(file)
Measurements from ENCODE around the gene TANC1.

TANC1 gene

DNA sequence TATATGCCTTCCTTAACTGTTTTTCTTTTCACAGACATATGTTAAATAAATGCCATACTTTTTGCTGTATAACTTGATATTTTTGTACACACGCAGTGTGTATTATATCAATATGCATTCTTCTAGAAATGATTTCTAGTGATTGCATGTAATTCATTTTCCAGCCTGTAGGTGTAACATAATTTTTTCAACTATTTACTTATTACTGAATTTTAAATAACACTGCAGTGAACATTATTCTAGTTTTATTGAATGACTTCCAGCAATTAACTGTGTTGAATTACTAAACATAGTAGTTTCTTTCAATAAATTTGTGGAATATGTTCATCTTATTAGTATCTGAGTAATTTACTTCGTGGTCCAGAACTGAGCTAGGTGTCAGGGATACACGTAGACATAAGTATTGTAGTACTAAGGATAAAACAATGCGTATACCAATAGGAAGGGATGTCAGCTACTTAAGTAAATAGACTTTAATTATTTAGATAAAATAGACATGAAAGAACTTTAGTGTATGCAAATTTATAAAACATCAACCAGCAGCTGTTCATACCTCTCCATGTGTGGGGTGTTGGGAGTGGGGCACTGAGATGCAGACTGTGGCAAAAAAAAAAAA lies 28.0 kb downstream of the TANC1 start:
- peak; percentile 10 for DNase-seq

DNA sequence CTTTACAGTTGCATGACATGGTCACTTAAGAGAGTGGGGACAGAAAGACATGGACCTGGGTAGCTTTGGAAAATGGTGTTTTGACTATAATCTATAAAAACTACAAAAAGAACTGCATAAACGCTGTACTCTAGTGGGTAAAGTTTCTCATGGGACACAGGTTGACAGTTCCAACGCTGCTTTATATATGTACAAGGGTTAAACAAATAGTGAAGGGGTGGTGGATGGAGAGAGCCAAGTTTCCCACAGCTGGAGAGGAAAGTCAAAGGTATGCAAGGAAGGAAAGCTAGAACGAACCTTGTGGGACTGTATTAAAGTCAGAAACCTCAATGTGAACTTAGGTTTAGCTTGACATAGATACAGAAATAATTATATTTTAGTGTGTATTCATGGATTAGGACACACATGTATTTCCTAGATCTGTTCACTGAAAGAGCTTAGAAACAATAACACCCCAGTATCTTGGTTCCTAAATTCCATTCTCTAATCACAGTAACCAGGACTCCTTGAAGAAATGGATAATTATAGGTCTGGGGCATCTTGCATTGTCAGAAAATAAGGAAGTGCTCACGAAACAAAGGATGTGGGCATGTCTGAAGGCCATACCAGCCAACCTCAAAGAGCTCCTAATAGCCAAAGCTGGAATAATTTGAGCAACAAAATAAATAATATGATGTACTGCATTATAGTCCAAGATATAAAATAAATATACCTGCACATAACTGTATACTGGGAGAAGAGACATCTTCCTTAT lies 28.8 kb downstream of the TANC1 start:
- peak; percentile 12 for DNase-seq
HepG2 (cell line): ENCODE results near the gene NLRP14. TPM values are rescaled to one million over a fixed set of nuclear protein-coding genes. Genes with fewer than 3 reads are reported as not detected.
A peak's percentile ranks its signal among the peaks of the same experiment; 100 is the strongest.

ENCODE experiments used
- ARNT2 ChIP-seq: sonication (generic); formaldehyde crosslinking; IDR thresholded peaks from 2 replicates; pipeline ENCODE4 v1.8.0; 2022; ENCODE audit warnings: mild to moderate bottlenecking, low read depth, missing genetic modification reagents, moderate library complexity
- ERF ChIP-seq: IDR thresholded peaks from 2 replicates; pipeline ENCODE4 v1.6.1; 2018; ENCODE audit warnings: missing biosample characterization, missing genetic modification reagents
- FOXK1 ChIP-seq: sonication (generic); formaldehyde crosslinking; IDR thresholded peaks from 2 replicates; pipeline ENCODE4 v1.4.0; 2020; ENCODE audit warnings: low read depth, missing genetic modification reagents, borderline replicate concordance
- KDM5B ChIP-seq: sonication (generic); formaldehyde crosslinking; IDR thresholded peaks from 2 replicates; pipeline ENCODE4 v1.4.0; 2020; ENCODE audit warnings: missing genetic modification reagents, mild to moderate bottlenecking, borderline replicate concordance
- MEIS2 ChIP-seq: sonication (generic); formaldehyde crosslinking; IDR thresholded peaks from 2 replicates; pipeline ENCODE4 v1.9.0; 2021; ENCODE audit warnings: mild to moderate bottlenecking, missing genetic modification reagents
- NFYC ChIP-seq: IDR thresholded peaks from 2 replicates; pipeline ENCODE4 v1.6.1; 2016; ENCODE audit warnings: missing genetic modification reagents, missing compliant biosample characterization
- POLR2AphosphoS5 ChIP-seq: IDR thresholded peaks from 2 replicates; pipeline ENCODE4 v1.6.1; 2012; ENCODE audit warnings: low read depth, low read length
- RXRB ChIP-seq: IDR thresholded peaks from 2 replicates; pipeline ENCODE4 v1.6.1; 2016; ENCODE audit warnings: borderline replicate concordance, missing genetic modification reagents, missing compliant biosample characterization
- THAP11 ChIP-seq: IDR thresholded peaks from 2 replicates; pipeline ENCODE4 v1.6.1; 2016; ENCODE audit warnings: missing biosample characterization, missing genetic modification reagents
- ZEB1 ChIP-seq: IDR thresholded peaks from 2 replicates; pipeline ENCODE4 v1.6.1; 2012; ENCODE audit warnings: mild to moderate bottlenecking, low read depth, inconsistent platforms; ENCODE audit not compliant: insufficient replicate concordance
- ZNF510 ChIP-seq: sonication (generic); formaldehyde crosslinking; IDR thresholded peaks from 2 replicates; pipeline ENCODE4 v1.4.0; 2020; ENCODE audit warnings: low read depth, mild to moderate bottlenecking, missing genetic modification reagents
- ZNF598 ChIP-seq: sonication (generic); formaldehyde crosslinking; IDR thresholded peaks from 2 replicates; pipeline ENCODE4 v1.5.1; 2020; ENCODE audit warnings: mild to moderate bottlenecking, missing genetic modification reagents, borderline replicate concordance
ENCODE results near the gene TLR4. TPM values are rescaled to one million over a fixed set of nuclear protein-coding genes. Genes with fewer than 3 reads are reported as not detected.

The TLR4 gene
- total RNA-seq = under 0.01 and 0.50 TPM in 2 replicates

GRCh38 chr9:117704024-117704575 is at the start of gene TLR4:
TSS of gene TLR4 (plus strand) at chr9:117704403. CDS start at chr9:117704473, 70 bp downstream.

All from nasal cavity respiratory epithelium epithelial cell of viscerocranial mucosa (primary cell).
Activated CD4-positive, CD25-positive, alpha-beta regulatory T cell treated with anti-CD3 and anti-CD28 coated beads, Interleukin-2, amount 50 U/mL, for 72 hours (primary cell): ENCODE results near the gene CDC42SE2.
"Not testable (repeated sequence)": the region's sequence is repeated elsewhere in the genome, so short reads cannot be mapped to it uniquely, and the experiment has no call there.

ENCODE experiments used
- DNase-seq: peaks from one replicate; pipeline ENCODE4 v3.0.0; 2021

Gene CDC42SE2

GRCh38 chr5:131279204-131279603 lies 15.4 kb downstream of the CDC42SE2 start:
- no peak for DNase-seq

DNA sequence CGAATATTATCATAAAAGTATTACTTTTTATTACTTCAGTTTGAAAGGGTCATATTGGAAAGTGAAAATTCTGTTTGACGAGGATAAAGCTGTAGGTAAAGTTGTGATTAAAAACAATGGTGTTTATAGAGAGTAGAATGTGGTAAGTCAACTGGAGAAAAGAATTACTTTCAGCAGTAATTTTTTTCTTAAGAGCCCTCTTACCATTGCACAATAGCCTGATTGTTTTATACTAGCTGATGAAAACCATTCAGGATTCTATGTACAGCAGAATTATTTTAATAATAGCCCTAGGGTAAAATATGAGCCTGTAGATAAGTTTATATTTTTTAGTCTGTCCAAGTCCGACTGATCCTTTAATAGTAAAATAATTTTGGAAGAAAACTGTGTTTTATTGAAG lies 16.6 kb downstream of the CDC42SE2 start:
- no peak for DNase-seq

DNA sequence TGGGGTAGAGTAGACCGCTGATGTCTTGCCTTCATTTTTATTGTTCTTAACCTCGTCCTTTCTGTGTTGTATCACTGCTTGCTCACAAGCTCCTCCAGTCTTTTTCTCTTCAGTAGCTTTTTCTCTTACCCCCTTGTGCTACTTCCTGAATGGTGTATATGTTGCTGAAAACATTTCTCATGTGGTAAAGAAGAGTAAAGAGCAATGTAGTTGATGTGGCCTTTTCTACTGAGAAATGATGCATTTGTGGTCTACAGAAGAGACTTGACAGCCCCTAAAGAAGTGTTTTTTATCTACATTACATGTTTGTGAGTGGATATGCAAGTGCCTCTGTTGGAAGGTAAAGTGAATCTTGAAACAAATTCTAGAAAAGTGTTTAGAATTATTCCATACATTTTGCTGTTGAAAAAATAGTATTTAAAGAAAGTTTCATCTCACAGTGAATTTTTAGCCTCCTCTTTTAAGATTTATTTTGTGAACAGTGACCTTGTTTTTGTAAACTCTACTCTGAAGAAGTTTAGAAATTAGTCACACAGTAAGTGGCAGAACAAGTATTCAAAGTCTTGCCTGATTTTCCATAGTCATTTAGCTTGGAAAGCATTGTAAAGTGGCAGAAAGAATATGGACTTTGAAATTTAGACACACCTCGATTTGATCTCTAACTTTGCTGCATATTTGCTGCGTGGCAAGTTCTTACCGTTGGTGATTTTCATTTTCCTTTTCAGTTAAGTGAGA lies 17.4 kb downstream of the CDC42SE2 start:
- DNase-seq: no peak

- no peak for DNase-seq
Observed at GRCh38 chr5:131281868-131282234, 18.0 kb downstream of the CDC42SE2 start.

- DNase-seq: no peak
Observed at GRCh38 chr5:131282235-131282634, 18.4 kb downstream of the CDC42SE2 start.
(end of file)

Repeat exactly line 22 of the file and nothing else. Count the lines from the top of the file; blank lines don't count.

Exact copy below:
ENCODE results near the gene TLR4. TPM values are rescaled to one million over a fixed set of nuclear protein-coding genes. Genes with fewer than 3 reads are reported as not detected.